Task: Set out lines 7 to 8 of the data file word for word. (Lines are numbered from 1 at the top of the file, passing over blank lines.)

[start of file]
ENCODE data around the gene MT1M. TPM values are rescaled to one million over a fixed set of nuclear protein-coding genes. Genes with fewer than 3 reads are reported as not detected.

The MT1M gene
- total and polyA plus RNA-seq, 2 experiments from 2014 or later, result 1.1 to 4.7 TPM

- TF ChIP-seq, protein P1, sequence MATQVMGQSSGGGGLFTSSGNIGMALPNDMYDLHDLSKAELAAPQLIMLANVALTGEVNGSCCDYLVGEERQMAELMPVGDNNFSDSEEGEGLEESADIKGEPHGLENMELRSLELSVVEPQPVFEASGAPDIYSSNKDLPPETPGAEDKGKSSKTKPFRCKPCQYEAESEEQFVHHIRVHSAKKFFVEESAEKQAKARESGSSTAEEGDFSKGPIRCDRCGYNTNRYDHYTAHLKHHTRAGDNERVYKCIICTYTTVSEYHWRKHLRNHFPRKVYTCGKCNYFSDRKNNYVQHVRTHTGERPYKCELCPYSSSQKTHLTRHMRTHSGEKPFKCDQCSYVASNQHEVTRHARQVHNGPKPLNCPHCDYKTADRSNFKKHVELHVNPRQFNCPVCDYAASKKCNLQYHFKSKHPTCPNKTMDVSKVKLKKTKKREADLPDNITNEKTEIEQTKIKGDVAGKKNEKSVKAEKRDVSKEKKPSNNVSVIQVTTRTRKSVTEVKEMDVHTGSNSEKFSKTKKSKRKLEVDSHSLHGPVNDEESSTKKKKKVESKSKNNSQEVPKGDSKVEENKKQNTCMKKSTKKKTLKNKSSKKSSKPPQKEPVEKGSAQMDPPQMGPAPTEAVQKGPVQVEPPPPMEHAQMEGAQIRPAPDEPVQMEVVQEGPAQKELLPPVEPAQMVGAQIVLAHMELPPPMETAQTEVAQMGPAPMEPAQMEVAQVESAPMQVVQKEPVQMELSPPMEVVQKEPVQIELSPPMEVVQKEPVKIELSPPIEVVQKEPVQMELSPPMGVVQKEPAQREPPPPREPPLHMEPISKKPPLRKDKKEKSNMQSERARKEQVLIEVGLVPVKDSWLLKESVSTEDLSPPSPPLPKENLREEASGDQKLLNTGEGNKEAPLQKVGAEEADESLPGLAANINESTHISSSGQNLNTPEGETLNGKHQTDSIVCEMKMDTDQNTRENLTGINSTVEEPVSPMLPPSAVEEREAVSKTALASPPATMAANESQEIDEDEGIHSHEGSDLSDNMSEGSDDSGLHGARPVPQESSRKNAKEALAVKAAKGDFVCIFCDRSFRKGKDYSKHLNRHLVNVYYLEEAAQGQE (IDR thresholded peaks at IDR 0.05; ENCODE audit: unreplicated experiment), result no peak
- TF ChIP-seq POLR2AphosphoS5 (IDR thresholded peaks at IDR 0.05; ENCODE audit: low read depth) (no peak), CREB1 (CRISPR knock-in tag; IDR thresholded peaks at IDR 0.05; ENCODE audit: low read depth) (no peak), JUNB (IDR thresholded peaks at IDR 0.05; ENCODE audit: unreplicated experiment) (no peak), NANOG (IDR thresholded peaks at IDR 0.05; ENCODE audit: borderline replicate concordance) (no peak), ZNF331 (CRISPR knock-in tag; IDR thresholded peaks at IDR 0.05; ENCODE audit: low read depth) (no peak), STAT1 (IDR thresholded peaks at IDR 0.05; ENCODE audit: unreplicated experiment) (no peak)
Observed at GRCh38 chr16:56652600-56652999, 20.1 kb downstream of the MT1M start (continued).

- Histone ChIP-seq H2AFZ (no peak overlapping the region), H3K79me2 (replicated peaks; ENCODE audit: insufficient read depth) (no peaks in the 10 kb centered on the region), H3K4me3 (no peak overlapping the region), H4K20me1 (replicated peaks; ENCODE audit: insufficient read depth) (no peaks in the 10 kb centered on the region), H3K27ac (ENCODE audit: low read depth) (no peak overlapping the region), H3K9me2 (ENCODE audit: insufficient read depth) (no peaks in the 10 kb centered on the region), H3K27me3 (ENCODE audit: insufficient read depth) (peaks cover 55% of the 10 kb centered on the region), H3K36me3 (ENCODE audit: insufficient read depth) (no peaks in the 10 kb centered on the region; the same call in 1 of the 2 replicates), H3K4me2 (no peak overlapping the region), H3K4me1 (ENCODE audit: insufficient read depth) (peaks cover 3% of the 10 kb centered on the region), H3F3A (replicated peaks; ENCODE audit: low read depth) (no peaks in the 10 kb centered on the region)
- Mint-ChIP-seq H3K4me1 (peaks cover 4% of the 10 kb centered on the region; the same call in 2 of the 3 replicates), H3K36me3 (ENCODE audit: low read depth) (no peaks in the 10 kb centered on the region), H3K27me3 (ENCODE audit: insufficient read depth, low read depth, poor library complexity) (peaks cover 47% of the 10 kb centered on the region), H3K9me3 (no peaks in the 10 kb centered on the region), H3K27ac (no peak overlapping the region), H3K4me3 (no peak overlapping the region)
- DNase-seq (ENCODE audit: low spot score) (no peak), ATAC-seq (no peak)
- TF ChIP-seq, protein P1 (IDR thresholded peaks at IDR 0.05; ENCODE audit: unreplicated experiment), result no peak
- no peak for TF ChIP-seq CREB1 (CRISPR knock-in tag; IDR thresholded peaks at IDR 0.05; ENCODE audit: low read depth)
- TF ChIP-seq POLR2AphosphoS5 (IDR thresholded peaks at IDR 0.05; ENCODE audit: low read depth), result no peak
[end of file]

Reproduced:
- Histone ChIP-seq H2AFZ (no peak overlapping the region), H3K79me2 (replicated peaks; ENCODE audit: insufficient read depth) (no peaks in the 10 kb centered on the region), H3K4me3 (no peak overlapping the region), H4K20me1 (replicated peaks; ENCODE audit: insufficient read depth) (no peaks in the 10 kb centered on the region), H3K27ac (ENCODE audit: low read depth) (no peak overlapping the region), H3K9me2 (ENCODE audit: insufficient read depth) (no peaks in the 10 kb centered on the region), H3K27me3 (ENCODE audit: insufficient read depth) (peaks cover 55% of the 10 kb centered on the region), H3K36me3 (ENCODE audit: insufficient read depth) (no peaks in the 10 kb centered on the region; the same call in 1 of the 2 replicates), H3K4me2 (no peak overlapping the region), H3K4me1 (ENCODE audit: insufficient read depth) (peaks cover 3% of the 10 kb centered on the region), H3F3A (replicated peaks; ENCODE audit: low read depth) (no peaks in the 10 kb centered on the region)
- Mint-ChIP-seq H3K4me1 (peaks cover 4% of the 10 kb centered on the region; the same call in 2 of the 3 replicates), H3K36me3 (ENCODE audit: low read depth) (no peaks in the 10 kb centered on the region), H3K27me3 (ENCODE audit: insufficient read depth, low read depth, poor library complexity) (peaks cover 47% of the 10 kb centered on the region), H3K9me3 (no peaks in the 10 kb centered on the region), H3K27ac (no peak overlapping the region), H3K4me3 (no peak overlapping the region)